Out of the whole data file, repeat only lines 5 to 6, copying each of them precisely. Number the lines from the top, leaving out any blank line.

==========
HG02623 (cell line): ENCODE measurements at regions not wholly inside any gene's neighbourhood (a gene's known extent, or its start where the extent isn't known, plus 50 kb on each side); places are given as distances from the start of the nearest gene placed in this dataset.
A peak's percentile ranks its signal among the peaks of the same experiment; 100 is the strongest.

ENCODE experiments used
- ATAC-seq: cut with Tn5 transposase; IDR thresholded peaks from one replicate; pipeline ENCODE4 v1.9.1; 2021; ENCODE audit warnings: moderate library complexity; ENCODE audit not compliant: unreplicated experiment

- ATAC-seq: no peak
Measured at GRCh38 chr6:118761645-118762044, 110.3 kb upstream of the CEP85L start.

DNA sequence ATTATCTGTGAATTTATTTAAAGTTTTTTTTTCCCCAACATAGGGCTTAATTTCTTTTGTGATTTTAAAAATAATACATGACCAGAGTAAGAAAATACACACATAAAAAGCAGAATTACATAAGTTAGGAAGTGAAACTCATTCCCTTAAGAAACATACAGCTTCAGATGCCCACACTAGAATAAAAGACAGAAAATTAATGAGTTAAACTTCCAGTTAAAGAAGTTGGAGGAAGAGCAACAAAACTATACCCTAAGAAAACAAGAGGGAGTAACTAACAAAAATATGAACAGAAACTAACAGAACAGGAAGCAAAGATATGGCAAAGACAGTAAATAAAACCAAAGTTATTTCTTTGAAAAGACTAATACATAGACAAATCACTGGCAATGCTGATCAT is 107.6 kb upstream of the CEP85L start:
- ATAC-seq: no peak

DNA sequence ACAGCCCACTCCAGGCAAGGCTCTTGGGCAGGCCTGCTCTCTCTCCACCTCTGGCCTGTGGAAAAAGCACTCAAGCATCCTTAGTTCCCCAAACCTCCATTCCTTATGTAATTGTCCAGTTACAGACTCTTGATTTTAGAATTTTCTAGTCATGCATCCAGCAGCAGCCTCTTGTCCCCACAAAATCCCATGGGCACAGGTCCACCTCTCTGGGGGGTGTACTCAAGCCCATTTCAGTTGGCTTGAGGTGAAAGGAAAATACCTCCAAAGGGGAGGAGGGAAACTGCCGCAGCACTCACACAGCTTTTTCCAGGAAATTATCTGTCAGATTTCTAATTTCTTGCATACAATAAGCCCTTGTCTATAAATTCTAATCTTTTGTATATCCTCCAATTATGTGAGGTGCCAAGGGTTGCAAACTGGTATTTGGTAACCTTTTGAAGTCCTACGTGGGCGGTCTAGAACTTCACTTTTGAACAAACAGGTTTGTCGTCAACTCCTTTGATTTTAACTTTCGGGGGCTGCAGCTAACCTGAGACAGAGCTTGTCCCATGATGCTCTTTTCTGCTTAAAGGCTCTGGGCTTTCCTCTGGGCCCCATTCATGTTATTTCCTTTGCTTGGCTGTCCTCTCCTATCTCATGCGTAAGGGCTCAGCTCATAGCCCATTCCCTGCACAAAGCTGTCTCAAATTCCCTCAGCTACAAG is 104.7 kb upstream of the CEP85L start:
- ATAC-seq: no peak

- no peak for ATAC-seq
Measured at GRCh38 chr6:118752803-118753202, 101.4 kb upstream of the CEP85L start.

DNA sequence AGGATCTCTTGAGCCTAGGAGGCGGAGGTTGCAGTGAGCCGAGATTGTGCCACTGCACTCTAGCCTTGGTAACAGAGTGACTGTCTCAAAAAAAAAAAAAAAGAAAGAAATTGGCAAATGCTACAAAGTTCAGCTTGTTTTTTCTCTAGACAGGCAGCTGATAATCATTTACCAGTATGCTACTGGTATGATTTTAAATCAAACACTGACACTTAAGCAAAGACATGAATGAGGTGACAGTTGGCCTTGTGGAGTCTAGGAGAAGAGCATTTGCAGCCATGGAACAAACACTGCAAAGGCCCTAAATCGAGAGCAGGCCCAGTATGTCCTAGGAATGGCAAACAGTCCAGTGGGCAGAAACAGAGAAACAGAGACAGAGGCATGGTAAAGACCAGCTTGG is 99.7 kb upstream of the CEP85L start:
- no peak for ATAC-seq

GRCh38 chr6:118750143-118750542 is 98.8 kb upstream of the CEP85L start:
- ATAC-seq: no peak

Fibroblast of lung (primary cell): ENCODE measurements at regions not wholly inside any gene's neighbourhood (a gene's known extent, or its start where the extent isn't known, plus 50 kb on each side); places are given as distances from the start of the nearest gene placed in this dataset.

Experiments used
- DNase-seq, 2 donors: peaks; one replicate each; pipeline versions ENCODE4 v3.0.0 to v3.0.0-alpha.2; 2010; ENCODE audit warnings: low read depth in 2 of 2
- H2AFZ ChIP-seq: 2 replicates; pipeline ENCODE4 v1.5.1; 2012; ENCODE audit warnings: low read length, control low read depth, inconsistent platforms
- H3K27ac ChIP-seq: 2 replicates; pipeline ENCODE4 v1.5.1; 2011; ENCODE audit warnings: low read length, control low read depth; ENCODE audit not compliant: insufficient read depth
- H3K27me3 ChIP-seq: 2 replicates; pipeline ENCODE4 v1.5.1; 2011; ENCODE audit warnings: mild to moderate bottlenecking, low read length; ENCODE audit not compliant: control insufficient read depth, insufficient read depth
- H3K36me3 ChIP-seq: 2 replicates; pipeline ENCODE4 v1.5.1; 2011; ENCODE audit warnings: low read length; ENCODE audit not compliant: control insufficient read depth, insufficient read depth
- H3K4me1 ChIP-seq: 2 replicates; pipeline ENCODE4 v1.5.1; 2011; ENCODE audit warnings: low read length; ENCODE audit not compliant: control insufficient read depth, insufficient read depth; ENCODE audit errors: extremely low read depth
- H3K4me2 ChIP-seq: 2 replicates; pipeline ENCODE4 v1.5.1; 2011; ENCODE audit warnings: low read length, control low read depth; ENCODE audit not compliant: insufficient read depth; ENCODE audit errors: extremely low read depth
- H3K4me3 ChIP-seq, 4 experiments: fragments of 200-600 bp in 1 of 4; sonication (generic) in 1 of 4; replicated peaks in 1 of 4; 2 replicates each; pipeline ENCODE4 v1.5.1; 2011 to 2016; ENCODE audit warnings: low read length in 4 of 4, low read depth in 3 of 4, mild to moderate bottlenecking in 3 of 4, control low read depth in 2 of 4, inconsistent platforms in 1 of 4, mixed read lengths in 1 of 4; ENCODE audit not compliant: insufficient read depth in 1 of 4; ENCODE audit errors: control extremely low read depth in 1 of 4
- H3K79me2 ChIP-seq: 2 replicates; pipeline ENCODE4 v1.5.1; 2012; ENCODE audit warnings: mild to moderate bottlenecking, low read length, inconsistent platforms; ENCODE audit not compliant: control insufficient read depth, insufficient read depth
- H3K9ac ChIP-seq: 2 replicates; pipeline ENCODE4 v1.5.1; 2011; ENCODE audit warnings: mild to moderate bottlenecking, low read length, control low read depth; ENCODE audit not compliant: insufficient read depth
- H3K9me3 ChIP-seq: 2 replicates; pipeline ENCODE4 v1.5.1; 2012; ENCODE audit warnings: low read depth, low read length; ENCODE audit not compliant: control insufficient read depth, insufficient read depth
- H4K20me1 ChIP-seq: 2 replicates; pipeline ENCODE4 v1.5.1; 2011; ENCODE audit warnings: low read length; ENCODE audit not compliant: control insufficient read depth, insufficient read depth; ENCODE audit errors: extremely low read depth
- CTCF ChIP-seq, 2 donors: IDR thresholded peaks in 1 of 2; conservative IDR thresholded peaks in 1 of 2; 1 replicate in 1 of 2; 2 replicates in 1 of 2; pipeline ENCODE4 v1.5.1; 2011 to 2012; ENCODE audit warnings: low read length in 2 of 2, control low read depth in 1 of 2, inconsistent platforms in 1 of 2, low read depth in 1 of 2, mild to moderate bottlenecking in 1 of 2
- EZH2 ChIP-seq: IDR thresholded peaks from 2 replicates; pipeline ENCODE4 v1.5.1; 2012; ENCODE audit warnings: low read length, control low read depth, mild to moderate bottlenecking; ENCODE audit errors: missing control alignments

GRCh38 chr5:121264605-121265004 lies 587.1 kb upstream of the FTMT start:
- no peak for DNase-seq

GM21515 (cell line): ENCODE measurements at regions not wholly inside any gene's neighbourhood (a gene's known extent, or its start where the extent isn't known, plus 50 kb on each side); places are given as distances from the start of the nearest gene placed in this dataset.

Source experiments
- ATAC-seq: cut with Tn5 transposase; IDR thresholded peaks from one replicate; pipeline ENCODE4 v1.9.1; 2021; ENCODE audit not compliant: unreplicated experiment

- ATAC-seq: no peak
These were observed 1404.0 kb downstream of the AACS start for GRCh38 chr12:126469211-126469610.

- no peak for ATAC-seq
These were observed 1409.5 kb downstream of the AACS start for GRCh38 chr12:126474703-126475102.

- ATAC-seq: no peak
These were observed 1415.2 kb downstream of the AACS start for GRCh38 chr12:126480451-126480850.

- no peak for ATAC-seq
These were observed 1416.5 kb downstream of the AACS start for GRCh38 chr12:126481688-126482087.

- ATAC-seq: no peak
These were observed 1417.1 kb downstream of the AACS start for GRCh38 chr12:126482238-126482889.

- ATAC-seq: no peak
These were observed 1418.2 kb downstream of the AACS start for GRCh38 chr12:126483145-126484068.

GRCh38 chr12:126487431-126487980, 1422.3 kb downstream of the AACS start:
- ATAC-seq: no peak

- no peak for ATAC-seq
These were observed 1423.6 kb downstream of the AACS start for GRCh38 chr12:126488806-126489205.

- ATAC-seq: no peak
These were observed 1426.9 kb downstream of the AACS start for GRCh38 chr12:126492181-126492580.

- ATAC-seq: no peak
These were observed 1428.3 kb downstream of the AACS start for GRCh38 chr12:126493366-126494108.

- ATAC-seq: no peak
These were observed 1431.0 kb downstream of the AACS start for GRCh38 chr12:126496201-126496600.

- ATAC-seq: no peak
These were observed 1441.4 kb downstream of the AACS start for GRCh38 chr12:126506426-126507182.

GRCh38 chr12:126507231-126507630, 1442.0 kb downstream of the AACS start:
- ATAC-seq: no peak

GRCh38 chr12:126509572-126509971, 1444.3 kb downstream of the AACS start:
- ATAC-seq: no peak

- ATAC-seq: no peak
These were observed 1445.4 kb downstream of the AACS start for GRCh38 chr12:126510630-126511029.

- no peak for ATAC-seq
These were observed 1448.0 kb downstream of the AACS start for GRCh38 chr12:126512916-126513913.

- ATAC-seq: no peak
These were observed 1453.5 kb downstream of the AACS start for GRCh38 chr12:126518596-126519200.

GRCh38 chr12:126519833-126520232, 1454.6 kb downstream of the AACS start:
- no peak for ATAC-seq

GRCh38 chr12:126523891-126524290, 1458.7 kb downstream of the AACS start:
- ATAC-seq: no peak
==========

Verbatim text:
- ATAC-seq: no peak
Measured at GRCh38 chr6:118761645-118762044, 110.3 kb upstream of the CEP85L start.